Vickers attempted another twin-engined fighter - the E.F.B.8 - but this did not work out either. The machine could be distinguished by the equal span wings, where the E.F.B.7 had unequal span wings.
W.Green, G.Swanborough The Complete Book of Fighters
VICKERS F.B.7 UK
On the outbreak of World War I, Vickers engaged R L Howard-Flanders to design a twin-engined fighting aeroplane capable of carrying a Vickers one-pounder quick-firing gun with armour protection for the gunner. Powered by two 100 hp Gnome Monosoupape nine-cylinder rotaries mounted overhung between the mainplanes and suspended on simple steel-tube open framework, the prototype was designated E.F.B.7 and was flown for the first time in August 1915. An ungainly unequal-span biplane with two bays of struts, the E.F.B.7 accommodated the pilot aft of the mainplanes, several feet from the gunner in the extreme nose. The substantial gun mount was bolted to the centre of the forward cockpit floor, the gunner’s seat being attached to the mount with which it traversed - sufficient room was provided in the cockpit to permit gun and gunner to turn through a full 360 deg. The E.F.B.7 was one of the first twin-engined military aircraft to fly successfully, and an order for 12 production F.B.7s was placed on 20 August 1915, immediately after the initial flight tests of the E.F.B.7, but, in the event, the series model was to differ in a number of major respects. The distance separating the two-man crew was found unacceptable and the pilot was brought forward of the wings in sensible proximity to the gunner, the structure of the upper wing was completely redesigned and the fuselage was revised in cross section, becoming rectangular throughout rather than having an inverted triangular cross section aft. Owing to a shortage of Gnome rotaries, the first production aircraft was fitted with 80 hp Renault eight-cylinder air-cooled engines as the F.B.7A, the engine change resulting in a major loss of performance. As the F.B.7A obviously possessed no operational usefulness, Vickers persuaded the War Office to cancel the contract for the remaining aircraft (which were being built by A Darracq & Company at Fulham under subcontract). The following data relate to the Gnome-engined E.F.B.7.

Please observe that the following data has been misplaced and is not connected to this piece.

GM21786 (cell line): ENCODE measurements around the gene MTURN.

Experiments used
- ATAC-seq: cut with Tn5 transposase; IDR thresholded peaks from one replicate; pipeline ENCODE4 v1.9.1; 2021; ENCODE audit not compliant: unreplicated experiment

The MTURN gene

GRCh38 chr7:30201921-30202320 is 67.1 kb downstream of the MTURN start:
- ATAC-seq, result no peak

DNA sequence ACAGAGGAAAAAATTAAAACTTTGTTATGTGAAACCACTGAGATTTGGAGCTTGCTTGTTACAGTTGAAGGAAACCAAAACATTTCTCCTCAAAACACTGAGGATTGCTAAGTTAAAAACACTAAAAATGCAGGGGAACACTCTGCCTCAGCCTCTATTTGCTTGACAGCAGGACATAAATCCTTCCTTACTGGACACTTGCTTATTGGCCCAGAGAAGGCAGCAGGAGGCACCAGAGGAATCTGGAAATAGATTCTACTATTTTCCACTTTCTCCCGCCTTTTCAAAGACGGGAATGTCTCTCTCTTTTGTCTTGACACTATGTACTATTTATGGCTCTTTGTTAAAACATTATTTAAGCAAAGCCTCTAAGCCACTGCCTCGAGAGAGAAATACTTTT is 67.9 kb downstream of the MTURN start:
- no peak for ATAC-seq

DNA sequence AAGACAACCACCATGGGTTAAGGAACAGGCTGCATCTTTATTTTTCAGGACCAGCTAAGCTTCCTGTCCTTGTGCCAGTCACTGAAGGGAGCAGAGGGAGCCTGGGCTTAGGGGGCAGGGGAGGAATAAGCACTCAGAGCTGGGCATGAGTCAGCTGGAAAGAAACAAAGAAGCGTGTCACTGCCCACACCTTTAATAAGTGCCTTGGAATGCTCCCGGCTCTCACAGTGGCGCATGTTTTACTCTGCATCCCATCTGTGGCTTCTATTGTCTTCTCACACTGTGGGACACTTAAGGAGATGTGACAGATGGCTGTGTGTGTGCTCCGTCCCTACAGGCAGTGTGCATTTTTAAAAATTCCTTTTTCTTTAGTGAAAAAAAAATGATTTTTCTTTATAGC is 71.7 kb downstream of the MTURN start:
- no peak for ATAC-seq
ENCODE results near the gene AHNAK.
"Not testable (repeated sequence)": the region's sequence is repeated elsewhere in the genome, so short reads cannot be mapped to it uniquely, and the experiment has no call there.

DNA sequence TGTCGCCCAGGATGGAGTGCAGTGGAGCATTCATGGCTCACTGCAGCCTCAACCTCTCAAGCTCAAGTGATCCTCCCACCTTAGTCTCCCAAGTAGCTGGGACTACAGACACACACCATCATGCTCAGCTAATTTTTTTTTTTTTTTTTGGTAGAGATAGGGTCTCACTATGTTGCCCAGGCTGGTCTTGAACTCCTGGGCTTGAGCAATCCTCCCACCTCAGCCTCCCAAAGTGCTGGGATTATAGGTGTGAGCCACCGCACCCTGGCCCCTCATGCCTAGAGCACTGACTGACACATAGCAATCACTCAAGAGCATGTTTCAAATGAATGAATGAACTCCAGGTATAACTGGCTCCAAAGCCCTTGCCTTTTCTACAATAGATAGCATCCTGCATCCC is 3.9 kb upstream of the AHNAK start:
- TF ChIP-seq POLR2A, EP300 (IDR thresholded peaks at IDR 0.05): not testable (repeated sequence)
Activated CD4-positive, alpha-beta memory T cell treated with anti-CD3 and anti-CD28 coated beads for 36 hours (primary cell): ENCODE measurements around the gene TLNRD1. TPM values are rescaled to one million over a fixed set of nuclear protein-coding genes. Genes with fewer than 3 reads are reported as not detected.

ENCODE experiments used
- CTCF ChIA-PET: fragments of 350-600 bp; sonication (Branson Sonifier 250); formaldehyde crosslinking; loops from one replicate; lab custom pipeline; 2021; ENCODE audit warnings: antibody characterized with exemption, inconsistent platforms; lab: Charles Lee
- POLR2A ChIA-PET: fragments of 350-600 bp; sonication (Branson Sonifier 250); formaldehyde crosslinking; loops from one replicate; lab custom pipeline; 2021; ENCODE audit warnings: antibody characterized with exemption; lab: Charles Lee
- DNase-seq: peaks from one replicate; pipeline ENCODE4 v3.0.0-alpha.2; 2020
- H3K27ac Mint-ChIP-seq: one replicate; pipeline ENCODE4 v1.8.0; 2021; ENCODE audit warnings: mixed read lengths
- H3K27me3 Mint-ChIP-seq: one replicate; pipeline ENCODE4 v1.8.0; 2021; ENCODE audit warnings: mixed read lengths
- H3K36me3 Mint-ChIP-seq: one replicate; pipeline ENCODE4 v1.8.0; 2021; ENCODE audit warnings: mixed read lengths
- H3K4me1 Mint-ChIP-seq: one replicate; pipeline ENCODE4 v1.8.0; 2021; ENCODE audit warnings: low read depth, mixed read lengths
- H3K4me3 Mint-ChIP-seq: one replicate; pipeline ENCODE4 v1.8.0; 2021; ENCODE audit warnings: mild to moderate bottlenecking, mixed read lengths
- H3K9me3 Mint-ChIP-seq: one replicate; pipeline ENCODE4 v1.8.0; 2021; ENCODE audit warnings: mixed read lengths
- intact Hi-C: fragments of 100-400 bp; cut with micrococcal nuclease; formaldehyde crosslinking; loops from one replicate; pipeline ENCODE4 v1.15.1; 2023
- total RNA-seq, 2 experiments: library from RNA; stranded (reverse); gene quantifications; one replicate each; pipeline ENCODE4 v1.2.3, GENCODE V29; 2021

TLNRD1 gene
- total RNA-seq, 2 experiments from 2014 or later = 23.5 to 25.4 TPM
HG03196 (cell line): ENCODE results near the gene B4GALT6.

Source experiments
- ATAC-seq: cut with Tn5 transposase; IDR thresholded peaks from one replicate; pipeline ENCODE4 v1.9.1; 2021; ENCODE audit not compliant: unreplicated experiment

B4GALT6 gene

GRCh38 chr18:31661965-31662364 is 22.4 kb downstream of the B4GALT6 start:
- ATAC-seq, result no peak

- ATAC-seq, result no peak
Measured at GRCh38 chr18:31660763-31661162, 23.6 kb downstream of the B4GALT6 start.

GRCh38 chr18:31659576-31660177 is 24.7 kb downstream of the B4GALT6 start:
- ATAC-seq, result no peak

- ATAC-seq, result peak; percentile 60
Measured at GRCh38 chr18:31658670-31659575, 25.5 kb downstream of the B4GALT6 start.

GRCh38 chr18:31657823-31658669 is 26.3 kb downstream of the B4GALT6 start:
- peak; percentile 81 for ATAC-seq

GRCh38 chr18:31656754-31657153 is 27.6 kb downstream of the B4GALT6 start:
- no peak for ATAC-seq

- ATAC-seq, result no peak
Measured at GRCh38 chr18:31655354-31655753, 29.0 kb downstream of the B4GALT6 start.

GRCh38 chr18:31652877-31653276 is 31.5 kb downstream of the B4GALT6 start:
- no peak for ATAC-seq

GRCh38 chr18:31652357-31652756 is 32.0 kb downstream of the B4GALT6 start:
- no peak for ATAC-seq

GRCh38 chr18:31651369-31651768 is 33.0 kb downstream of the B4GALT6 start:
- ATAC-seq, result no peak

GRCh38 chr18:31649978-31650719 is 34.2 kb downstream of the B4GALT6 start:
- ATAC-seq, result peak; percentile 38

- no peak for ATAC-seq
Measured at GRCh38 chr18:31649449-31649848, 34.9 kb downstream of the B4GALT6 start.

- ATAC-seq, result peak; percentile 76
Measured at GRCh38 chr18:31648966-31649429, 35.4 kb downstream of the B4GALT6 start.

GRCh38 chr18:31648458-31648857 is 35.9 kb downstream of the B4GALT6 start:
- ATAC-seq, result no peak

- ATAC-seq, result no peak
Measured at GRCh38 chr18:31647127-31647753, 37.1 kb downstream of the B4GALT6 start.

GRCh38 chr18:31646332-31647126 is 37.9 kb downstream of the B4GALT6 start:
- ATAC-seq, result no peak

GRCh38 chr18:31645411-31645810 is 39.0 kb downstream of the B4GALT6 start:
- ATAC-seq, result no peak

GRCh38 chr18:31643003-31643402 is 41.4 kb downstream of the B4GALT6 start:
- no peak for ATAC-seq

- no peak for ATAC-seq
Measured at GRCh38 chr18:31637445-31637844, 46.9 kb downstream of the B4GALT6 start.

Max speed, 75 mph (121 km/h) at 5,000 ft (1525 m).
Time to 5,000 ft (1525 m), 18.0 min.
Ceiling, 9,000 ft (2 745 m).
Endurance, 2.5 hrs.
Empty weight, 2,136 lb (969 kg).
Loaded weight, 3,196 lb (1450 kg).
Span, 59 ft 6 in (18,17 m).
Length, 36 ft 0 in (10,97 m).
Wing area, 640 sqft (59.46 m2).